I currently work as a research fellow at the Lichtenberg Kolleg at the Georg August Universität Göttingen on the project The diaries of Anne Frank. Research—Translations—Critical Edition.
This project is a collaboration between the Lichtenberg Kolleg at the Georg August Universität Göttingen and the Fritz Bauer Institute in Frankfurt. It involves a new historical-critical edition of the diaries in Dutch, English and German as well as an accompanying multi-author research monograph. I am responsible for the annotations of the new edition as well as involved in planning the monograph for which I will contribute a chapter on wartime Yiddish diaries.
On July 9, 2013, a conference took place in the Jewish Museum in Berlin entitled Public History of the Holocaust - Historical Research in the Digital Age. One of the issues brought up in the closing forum discussion was the loss of context in working with online digital archives and/or libraries, a point made by Stefanie Schüler-Springorum who used the example of doing newspapers research to illustrate it. Having used this example often to illustrate the methodological challenges of doing history in the digital age, I was very happy to hear it being addressed in the forum. For loss of context, or loss of awareness of context, when using and working with digital resources is a key issue that is in dire need of more discussion by historians, whether they describe themselves as digital or not. Read more about It’s the context stupid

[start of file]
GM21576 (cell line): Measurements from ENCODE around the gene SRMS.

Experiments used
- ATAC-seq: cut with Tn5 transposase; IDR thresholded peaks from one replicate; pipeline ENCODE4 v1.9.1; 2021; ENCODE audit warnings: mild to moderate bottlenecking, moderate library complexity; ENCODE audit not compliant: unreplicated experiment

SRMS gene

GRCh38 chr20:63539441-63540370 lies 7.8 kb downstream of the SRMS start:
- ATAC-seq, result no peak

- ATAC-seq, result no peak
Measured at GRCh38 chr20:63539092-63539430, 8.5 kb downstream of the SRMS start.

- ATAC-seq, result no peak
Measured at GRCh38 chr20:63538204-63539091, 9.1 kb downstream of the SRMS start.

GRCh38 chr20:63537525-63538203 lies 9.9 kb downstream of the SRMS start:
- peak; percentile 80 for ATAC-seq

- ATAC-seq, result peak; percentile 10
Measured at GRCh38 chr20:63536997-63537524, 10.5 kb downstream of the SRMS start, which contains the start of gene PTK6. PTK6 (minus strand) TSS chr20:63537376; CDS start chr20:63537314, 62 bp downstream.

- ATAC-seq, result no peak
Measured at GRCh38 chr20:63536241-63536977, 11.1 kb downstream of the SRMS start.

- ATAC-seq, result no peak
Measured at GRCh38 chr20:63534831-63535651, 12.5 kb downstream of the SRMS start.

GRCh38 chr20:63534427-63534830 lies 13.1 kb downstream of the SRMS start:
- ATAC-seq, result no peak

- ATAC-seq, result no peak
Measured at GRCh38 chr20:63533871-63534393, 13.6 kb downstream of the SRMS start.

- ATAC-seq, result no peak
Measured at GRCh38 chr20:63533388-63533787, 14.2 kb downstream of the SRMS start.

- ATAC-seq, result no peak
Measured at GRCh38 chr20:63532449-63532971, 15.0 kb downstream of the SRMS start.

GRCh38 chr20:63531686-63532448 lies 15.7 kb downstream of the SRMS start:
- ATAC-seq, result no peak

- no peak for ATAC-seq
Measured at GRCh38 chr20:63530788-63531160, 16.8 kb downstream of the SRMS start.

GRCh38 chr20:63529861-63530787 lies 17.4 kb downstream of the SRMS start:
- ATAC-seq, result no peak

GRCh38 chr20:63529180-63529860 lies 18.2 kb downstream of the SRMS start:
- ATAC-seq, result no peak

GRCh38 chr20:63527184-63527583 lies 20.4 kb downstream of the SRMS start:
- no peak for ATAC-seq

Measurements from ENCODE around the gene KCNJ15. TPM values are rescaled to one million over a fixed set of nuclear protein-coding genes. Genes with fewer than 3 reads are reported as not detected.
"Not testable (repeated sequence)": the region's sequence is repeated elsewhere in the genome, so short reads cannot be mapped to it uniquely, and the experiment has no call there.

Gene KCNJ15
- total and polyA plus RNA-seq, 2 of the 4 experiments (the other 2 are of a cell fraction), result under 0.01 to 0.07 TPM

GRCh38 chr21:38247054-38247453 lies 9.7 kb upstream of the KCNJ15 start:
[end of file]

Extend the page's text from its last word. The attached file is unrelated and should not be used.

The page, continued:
[This is an English translation of a short report on the digital history workshop held on 7 January 2013 at the Huygens ING, as it appeared on the Dutch website Historici.nl. Full disclosure: I did not only write this report but also organized the workshop and gave the introductory lecture. More information on the workshop, including the slides of many presentations, biographies of the speakers and abstracts of the papers (several of them in English) can be found on the website: www.digitale-geschiedenis.nl.]